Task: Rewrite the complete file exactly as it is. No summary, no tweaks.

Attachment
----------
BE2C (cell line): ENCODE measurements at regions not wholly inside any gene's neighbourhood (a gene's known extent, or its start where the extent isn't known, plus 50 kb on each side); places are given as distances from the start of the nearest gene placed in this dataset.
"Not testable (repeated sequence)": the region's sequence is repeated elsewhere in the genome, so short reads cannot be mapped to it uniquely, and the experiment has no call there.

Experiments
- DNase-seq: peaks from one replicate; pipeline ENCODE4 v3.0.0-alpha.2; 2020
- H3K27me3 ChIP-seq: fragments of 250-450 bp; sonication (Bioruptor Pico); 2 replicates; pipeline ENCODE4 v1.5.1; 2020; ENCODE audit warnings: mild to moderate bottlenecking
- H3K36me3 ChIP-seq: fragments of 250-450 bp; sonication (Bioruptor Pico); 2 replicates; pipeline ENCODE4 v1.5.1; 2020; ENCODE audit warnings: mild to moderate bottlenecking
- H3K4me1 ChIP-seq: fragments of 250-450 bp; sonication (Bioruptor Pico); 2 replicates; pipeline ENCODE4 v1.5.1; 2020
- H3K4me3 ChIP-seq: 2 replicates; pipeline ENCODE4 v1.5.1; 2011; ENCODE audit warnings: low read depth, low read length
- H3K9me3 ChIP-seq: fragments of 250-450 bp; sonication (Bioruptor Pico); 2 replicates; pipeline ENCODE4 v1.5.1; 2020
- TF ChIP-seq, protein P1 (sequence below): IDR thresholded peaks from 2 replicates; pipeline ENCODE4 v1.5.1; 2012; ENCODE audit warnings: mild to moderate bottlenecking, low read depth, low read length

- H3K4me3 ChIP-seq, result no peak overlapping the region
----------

BE2C (cell line): ENCODE measurements at regions not wholly inside any gene's neighbourhood (a gene's known extent, or its start where the extent isn't known, plus 50 kb on each side); places are given as distances from the start of the nearest gene placed in this dataset.
"Not testable (repeated sequence)": the region's sequence is repeated elsewhere in the genome, so short reads cannot be mapped to it uniquely, and the experiment has no call there.

Experiments
- DNase-seq: peaks from one replicate; pipeline ENCODE4 v3.0.0-alpha.2; 2020
- H3K27me3 ChIP-seq: fragments of 250-450 bp; sonication (Bioruptor Pico); 2 replicates; pipeline ENCODE4 v1.5.1; 2020; ENCODE audit warnings: mild to moderate bottlenecking
- H3K36me3 ChIP-seq: fragments of 250-450 bp; sonication (Bioruptor Pico); 2 replicates; pipeline ENCODE4 v1.5.1; 2020; ENCODE audit warnings: mild to moderate bottlenecking
- H3K4me1 ChIP-seq: fragments of 250-450 bp; sonication (Bioruptor Pico); 2 replicates; pipeline ENCODE4 v1.5.1; 2020
- H3K4me3 ChIP-seq: 2 replicates; pipeline ENCODE4 v1.5.1; 2011; ENCODE audit warnings: low read depth, low read length
- H3K9me3 ChIP-seq: fragments of 250-450 bp; sonication (Bioruptor Pico); 2 replicates; pipeline ENCODE4 v1.5.1; 2020
- TF ChIP-seq, protein P1 (sequence below): IDR thresholded peaks from 2 replicates; pipeline ENCODE4 v1.5.1; 2012; ENCODE audit warnings: mild to moderate bottlenecking, low read depth, low read length

- H3K4me3 ChIP-seq, result no peak overlapping the region